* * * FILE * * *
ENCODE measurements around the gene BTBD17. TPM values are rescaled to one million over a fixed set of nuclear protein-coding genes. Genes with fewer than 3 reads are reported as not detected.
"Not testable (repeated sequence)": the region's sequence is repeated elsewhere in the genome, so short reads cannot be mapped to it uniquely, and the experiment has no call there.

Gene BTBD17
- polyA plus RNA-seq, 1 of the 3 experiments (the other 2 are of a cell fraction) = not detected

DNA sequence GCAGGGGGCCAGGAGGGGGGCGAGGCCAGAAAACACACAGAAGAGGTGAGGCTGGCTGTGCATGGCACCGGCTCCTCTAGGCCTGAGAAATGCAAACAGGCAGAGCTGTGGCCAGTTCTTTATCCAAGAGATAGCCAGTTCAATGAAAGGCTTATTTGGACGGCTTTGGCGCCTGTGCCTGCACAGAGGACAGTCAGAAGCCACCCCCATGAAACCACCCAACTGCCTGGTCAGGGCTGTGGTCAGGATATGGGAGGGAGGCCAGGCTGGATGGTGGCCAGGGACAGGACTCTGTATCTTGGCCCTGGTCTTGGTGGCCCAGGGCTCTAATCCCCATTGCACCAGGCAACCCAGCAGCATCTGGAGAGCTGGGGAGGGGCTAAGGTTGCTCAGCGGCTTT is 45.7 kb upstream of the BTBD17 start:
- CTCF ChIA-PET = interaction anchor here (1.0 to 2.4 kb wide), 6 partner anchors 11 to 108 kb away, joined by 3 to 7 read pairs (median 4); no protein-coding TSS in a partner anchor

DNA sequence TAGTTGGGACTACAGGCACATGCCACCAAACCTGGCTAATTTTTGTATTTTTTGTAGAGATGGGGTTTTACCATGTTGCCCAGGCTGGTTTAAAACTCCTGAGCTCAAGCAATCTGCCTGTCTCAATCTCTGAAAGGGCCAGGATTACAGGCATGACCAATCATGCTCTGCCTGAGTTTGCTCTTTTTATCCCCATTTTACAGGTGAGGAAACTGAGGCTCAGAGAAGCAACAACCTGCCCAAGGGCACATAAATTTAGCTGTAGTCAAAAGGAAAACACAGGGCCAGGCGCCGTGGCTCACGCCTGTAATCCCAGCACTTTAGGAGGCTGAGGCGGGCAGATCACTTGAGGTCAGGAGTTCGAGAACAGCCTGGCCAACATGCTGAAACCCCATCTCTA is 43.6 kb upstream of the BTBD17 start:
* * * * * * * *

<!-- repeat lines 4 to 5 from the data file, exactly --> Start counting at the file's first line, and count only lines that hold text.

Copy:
- polyA plus RNA-seq, 1 of the 3 experiments (the other 2 are of a cell fraction) = not detected

DNA sequence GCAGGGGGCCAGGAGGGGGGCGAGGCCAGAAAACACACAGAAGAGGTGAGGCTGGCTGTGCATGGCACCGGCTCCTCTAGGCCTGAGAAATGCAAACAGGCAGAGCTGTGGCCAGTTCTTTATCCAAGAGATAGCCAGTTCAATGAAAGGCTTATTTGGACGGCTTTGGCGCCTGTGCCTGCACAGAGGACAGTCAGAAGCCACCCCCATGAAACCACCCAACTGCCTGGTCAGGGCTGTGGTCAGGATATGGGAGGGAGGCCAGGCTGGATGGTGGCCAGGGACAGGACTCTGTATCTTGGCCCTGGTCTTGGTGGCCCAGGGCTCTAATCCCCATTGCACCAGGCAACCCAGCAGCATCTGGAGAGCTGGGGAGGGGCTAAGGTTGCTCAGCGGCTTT is 45.7 kb upstream of the BTBD17 start: